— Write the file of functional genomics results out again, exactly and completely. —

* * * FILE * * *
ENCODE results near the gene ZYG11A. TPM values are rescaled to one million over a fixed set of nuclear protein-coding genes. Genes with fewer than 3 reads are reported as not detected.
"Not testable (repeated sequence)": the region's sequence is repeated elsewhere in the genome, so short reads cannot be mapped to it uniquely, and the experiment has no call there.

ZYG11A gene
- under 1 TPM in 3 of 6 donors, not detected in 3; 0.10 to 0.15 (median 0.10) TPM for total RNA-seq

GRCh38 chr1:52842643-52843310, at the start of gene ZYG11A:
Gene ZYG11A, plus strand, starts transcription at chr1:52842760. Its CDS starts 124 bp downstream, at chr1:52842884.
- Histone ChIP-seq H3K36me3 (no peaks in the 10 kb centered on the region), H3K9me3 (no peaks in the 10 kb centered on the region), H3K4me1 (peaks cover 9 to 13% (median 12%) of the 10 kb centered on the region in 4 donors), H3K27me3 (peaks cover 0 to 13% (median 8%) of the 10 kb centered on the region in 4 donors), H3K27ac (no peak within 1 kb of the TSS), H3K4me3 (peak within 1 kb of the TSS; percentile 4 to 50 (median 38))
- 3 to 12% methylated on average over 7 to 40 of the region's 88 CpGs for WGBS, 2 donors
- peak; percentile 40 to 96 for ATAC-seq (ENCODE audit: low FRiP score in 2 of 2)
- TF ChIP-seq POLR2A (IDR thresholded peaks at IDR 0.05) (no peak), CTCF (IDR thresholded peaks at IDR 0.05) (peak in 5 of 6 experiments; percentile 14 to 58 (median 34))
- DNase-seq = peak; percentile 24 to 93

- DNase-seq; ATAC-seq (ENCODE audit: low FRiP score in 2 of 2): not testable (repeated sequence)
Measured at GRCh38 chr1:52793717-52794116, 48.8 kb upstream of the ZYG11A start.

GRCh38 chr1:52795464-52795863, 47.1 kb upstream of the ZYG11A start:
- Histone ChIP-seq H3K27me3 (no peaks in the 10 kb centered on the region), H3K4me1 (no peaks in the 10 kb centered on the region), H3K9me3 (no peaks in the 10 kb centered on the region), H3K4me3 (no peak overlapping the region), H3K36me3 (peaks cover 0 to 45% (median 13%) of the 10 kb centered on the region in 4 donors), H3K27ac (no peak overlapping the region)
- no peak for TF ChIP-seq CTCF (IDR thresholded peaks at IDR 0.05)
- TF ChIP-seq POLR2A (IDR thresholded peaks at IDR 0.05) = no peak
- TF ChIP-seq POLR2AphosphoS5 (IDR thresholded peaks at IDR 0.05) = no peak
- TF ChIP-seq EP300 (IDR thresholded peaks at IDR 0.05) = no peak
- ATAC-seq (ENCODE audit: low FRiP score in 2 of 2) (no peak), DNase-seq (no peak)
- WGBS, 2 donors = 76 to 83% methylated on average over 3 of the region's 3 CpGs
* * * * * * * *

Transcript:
ENCODE results near the gene ZYG11A. TPM values are rescaled to one million over a fixed set of nuclear protein-coding genes. Genes with fewer than 3 reads are reported as not detected.
"Not testable (repeated sequence)": the region's sequence is repeated elsewhere in the genome, so short reads cannot be mapped to it uniquely, and the experiment has no call there.

ZYG11A gene
- under 1 TPM in 3 of 6 donors, not detected in 3; 0.10 to 0.15 (median 0.10) TPM for total RNA-seq

GRCh38 chr1:52842643-52843310, at the start of gene ZYG11A:
Gene ZYG11A, plus strand, starts transcription at chr1:52842760. Its CDS starts 124 bp downstream, at chr1:52842884.
- Histone ChIP-seq H3K36me3 (no peaks in the 10 kb centered on the region), H3K9me3 (no peaks in the 10 kb centered on the region), H3K4me1 (peaks cover 9 to 13% (median 12%) of the 10 kb centered on the region in 4 donors), H3K27me3 (peaks cover 0 to 13% (median 8%) of the 10 kb centered on the region in 4 donors), H3K27ac (no peak within 1 kb of the TSS), H3K4me3 (peak within 1 kb of the TSS; percentile 4 to 50 (median 38))
- 3 to 12% methylated on average over 7 to 40 of the region's 88 CpGs for WGBS, 2 donors
- peak; percentile 40 to 96 for ATAC-seq (ENCODE audit: low FRiP score in 2 of 2)
- TF ChIP-seq POLR2A (IDR thresholded peaks at IDR 0.05) (no peak), CTCF (IDR thresholded peaks at IDR 0.05) (peak in 5 of 6 experiments; percentile 14 to 58 (median 34))
- DNase-seq = peak; percentile 24 to 93

- DNase-seq; ATAC-seq (ENCODE audit: low FRiP score in 2 of 2): not testable (repeated sequence)
Measured at GRCh38 chr1:52793717-52794116, 48.8 kb upstream of the ZYG11A start.

GRCh38 chr1:52795464-52795863, 47.1 kb upstream of the ZYG11A start:
- Histone ChIP-seq H3K27me3 (no peaks in the 10 kb centered on the region), H3K4me1 (no peaks in the 10 kb centered on the region), H3K9me3 (no peaks in the 10 kb centered on the region), H3K4me3 (no peak overlapping the region), H3K36me3 (peaks cover 0 to 45% (median 13%) of the 10 kb centered on the region in 4 donors), H3K27ac (no peak overlapping the region)
- no peak for TF ChIP-seq CTCF (IDR thresholded peaks at IDR 0.05)
- TF ChIP-seq POLR2A (IDR thresholded peaks at IDR 0.05) = no peak
- TF ChIP-seq POLR2AphosphoS5 (IDR thresholded peaks at IDR 0.05) = no peak
- TF ChIP-seq EP300 (IDR thresholded peaks at IDR 0.05) = no peak
- ATAC-seq (ENCODE audit: low FRiP score in 2 of 2) (no peak), DNase-seq (no peak)
- WGBS, 2 donors = 76 to 83% methylated on average over 3 of the region's 3 CpGs